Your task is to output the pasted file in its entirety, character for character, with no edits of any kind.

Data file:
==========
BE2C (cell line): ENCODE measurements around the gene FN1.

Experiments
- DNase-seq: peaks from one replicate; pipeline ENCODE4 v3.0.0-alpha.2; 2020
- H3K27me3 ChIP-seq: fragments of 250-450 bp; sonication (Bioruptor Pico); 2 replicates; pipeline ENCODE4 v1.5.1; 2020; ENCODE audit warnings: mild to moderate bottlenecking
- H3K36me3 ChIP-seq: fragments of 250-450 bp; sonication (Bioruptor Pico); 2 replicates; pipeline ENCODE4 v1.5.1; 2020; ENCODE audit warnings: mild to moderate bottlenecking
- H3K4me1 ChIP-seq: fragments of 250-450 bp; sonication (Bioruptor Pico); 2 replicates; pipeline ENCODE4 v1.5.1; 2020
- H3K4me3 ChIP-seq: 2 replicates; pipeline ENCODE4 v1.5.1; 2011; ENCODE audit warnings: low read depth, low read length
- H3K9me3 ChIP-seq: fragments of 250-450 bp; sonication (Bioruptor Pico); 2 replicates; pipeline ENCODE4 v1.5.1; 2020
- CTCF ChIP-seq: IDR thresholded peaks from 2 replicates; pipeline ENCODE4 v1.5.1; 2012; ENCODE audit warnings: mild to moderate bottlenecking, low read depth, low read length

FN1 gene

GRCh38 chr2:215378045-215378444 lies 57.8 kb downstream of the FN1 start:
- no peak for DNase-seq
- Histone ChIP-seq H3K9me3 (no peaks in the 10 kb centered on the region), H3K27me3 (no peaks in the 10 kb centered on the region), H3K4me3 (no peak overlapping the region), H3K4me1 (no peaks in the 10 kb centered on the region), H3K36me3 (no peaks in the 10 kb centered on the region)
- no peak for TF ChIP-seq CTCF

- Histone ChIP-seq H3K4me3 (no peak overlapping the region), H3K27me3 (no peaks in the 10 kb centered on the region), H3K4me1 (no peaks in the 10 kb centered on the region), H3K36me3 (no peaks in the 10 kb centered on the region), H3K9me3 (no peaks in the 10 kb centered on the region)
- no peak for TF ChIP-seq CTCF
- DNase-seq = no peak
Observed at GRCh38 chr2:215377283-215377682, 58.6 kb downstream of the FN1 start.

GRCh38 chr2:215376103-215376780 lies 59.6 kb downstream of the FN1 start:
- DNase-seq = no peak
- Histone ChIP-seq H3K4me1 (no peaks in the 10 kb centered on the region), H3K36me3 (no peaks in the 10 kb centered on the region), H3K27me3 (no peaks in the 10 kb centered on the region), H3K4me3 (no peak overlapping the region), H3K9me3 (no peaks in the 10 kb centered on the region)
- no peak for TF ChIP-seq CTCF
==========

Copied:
BE2C (cell line): ENCODE measurements around the gene FN1.

Experiments
- DNase-seq: peaks from one replicate; pipeline ENCODE4 v3.0.0-alpha.2; 2020
- H3K27me3 ChIP-seq: fragments of 250-450 bp; sonication (Bioruptor Pico); 2 replicates; pipeline ENCODE4 v1.5.1; 2020; ENCODE audit warnings: mild to moderate bottlenecking
- H3K36me3 ChIP-seq: fragments of 250-450 bp; sonication (Bioruptor Pico); 2 replicates; pipeline ENCODE4 v1.5.1; 2020; ENCODE audit warnings: mild to moderate bottlenecking
- H3K4me1 ChIP-seq: fragments of 250-450 bp; sonication (Bioruptor Pico); 2 replicates; pipeline ENCODE4 v1.5.1; 2020
- H3K4me3 ChIP-seq: 2 replicates; pipeline ENCODE4 v1.5.1; 2011; ENCODE audit warnings: low read depth, low read length
- H3K9me3 ChIP-seq: fragments of 250-450 bp; sonication (Bioruptor Pico); 2 replicates; pipeline ENCODE4 v1.5.1; 2020
- CTCF ChIP-seq: IDR thresholded peaks from 2 replicates; pipeline ENCODE4 v1.5.1; 2012; ENCODE audit warnings: mild to moderate bottlenecking, low read depth, low read length

FN1 gene

GRCh38 chr2:215378045-215378444 lies 57.8 kb downstream of the FN1 start:
- no peak for DNase-seq
- Histone ChIP-seq H3K9me3 (no peaks in the 10 kb centered on the region), H3K27me3 (no peaks in the 10 kb centered on the region), H3K4me3 (no peak overlapping the region), H3K4me1 (no peaks in the 10 kb centered on the region), H3K36me3 (no peaks in the 10 kb centered on the region)
- no peak for TF ChIP-seq CTCF

- Histone ChIP-seq H3K4me3 (no peak overlapping the region), H3K27me3 (no peaks in the 10 kb centered on the region), H3K4me1 (no peaks in the 10 kb centered on the region), H3K36me3 (no peaks in the 10 kb centered on the region), H3K9me3 (no peaks in the 10 kb centered on the region)
- no peak for TF ChIP-seq CTCF
- DNase-seq = no peak
Observed at GRCh38 chr2:215377283-215377682, 58.6 kb downstream of the FN1 start.

GRCh38 chr2:215376103-215376780 lies 59.6 kb downstream of the FN1 start:
- DNase-seq = no peak
- Histone ChIP-seq H3K4me1 (no peaks in the 10 kb centered on the region), H3K36me3 (no peaks in the 10 kb centered on the region), H3K27me3 (no peaks in the 10 kb centered on the region), H3K4me3 (no peak overlapping the region), H3K9me3 (no peaks in the 10 kb centered on the region)
- no peak for TF ChIP-seq CTCF